American Phenomenology: Origins and Developments Cover

American Phenomenology: Origins and Developments

ISBN/ASIN: 9789401076630,9789400925755 | 1989 | English | pdf | 447/465 pages | 22.2 Mb
Publisher: Springer Netherlands | Author: Sang-Ki Kim (auth.), Eugene F. Kaelin, Calvin O. Schrag (eds.) | Edition: 1

THEODORE KISIEL Date of birth: October 30,1930. Place of birth: Brackenridge, Pennsylvania. Date of institution of highest degree: PhD. , Duquesne University, 1962. Academic appointments: University of Dayton; Canisius College; Northwestern University; Duquesne University; Northern Illinois University. I first left the university to pursue a career in metallurgical research and nuclear technology. But I soon found myself drawn back to the uni­ versity to 'round out' an overly specialized education. It was along this path that I was 'waylaid' into philosophy by teachers like H. L. Van Breda and Bernard Boelen. The philosophy department at Duquesne University was then (1958-1962) a veritable "little Louvain," and the Belgian-Dutch connection exposed me to (among other visiting scholars) Jean Ladriere and Joe Kockelmans, who planted the seeds which eventually led me to the hybrid discipline of a hermeneutics of natural science, and prompted me soon after graduation to make the first of numerous extended visits to Belgium and Germany. The endeavor to learn French and German led me to the task of translating the phenomenological literature bearing especially on natural science and on Heidegger. The talk in the sixties was of a "continental divide" in philosophy between Europe and the Anglo-American world. But in designing my courses in the philosophy of science, I naturally gravitated to the works of Hanson, Kuhn, Polanyi and Toulmin without at first fully realizing why I felt such a strong kinship with them, beyond their common anti­ positivism.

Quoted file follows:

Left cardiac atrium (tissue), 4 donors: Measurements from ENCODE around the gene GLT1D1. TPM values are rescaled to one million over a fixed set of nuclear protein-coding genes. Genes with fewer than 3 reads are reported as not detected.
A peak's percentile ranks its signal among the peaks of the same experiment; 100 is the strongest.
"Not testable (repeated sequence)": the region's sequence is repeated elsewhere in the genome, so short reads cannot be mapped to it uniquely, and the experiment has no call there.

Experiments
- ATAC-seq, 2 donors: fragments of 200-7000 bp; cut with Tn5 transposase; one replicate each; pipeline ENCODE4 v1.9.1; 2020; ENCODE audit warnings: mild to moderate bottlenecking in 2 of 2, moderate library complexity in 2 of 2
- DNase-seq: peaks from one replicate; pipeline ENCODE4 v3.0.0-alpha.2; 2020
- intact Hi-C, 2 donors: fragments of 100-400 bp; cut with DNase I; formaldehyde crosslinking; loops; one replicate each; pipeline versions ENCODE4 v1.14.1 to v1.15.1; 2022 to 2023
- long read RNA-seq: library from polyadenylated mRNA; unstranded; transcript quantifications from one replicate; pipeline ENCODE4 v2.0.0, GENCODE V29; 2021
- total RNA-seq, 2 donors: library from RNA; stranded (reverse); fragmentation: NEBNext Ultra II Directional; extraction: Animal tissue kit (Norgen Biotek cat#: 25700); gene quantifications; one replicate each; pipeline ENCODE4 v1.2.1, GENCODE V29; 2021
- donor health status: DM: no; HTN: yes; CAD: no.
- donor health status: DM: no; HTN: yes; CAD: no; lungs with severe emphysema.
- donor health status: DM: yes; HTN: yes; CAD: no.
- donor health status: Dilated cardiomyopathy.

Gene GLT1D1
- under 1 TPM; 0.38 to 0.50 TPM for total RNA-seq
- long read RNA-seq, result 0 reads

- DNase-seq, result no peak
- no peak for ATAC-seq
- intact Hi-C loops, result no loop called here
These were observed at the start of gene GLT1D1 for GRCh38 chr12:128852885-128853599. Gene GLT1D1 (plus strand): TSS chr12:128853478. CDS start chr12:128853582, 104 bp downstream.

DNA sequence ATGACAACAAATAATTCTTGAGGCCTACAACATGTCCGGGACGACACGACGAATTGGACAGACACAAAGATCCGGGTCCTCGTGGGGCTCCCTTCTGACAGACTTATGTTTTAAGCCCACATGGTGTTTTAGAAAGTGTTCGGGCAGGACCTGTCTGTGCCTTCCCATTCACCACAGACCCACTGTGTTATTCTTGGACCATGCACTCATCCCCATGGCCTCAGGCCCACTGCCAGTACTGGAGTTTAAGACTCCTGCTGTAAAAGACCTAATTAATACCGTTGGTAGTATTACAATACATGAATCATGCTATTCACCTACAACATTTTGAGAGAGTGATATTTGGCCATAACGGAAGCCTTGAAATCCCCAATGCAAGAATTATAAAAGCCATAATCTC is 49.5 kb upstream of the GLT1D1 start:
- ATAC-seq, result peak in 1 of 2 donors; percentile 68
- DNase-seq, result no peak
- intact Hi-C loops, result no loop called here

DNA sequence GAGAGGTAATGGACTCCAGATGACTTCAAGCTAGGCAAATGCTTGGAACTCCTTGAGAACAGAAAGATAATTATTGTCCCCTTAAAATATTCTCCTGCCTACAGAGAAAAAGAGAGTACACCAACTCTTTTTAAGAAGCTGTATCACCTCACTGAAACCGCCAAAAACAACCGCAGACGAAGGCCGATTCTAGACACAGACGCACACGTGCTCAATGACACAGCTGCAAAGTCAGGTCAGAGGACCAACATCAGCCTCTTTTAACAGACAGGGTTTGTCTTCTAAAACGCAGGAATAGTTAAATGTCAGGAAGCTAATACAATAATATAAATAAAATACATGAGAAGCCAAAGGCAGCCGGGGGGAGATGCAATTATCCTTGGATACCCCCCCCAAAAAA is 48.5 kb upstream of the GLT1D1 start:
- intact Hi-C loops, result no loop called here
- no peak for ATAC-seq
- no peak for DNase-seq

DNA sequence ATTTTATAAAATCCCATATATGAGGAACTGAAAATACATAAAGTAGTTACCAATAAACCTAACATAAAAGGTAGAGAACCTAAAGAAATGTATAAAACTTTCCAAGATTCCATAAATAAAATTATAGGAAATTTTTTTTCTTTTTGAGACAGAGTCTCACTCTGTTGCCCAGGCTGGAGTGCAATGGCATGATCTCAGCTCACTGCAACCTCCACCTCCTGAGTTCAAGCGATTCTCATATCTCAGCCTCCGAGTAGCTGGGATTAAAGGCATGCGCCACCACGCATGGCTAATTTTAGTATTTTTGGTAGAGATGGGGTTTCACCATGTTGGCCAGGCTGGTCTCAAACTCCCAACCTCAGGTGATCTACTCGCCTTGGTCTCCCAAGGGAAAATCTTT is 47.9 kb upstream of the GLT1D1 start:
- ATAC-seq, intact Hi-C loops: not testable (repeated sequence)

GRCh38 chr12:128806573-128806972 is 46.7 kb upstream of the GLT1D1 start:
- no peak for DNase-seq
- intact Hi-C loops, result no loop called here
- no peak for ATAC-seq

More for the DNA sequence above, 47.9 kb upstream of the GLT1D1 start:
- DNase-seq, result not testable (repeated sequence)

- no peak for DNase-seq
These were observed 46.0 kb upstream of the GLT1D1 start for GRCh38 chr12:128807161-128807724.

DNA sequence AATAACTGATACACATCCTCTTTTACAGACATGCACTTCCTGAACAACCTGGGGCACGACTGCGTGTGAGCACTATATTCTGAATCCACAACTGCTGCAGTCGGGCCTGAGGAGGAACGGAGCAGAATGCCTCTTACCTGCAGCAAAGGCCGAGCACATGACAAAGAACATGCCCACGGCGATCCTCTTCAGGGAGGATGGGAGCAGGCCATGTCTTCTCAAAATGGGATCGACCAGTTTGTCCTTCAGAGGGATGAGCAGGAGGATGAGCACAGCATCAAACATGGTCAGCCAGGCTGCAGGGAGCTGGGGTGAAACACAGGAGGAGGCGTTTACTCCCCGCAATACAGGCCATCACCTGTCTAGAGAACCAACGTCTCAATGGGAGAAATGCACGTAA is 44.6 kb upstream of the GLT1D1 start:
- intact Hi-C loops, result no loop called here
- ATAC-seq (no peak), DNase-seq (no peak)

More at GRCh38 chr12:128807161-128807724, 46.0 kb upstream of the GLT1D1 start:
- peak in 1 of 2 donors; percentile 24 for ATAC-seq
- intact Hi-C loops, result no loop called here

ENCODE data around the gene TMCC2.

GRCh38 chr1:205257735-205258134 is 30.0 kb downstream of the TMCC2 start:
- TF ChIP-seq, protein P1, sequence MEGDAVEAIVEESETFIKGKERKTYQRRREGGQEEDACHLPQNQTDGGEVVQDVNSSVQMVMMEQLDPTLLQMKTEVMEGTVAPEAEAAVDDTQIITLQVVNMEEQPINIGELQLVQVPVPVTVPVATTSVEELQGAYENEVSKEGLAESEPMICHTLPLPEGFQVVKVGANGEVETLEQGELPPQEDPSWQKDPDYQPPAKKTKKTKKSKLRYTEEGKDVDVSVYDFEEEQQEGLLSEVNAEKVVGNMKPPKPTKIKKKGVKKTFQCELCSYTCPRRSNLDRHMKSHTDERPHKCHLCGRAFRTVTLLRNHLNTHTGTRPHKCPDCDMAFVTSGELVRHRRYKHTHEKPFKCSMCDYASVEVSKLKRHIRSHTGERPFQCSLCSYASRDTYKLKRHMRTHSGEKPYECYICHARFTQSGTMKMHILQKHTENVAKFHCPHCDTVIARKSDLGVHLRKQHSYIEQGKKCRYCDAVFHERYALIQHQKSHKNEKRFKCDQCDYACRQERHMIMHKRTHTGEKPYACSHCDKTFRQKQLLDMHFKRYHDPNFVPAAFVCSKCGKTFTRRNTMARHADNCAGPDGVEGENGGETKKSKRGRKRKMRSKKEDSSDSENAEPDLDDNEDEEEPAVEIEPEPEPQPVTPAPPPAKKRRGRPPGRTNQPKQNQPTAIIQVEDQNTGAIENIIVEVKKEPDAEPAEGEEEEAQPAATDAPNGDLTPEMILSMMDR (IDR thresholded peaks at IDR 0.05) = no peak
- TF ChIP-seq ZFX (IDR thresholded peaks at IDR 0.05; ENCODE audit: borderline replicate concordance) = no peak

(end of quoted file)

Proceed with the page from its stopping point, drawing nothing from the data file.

American Phenomenology: Origins and Developments

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